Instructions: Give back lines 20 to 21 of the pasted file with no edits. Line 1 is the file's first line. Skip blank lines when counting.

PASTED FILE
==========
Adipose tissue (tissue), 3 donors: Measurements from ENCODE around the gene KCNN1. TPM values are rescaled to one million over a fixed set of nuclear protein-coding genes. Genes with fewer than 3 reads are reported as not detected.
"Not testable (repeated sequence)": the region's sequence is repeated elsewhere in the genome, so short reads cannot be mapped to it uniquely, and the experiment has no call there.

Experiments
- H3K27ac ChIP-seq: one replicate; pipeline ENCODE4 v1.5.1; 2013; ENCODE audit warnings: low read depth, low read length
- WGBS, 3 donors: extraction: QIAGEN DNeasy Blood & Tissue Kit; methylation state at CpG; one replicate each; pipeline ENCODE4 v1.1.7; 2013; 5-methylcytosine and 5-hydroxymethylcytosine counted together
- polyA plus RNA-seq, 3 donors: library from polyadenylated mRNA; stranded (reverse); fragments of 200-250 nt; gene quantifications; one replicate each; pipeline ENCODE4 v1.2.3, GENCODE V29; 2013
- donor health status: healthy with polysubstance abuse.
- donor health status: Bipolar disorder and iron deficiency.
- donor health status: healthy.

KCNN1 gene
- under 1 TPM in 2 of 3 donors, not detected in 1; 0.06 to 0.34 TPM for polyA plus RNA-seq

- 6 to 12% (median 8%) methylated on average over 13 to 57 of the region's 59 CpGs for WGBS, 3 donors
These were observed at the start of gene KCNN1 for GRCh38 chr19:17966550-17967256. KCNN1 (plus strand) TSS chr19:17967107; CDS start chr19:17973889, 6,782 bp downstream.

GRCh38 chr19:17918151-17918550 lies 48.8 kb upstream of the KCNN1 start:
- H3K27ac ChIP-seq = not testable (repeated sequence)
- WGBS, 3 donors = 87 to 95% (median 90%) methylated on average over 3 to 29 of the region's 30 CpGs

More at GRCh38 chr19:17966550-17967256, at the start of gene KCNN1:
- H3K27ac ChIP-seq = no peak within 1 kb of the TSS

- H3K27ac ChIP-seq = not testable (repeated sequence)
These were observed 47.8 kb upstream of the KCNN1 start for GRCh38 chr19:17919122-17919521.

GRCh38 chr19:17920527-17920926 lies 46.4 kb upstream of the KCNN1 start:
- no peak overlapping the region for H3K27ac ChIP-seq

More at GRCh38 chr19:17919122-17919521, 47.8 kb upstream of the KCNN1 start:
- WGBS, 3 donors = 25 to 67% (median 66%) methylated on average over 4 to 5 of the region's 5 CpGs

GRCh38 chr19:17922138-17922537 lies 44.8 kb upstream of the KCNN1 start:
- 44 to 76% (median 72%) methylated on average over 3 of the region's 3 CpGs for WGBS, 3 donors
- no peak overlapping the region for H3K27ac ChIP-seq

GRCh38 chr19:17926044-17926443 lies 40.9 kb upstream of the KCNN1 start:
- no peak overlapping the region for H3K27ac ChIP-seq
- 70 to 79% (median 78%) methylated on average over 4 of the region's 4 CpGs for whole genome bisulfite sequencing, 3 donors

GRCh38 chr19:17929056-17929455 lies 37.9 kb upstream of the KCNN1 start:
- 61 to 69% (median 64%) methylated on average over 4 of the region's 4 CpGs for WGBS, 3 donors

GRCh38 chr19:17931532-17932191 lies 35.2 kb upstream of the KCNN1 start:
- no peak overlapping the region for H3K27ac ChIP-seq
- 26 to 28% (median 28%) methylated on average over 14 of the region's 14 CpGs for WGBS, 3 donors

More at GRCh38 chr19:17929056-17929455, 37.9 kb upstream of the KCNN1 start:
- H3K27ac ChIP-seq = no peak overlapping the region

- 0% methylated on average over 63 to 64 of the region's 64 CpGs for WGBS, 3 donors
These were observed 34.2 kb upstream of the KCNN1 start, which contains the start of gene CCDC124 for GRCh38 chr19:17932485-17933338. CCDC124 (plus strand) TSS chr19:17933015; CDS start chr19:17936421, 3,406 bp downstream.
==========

These were observed 47.8 kb upstream of the KCNN1 start for GRCh38 chr19:17919122-17919521.

GRCh38 chr19:17920527-17920926 lies 46.4 kb upstream of the KCNN1 start: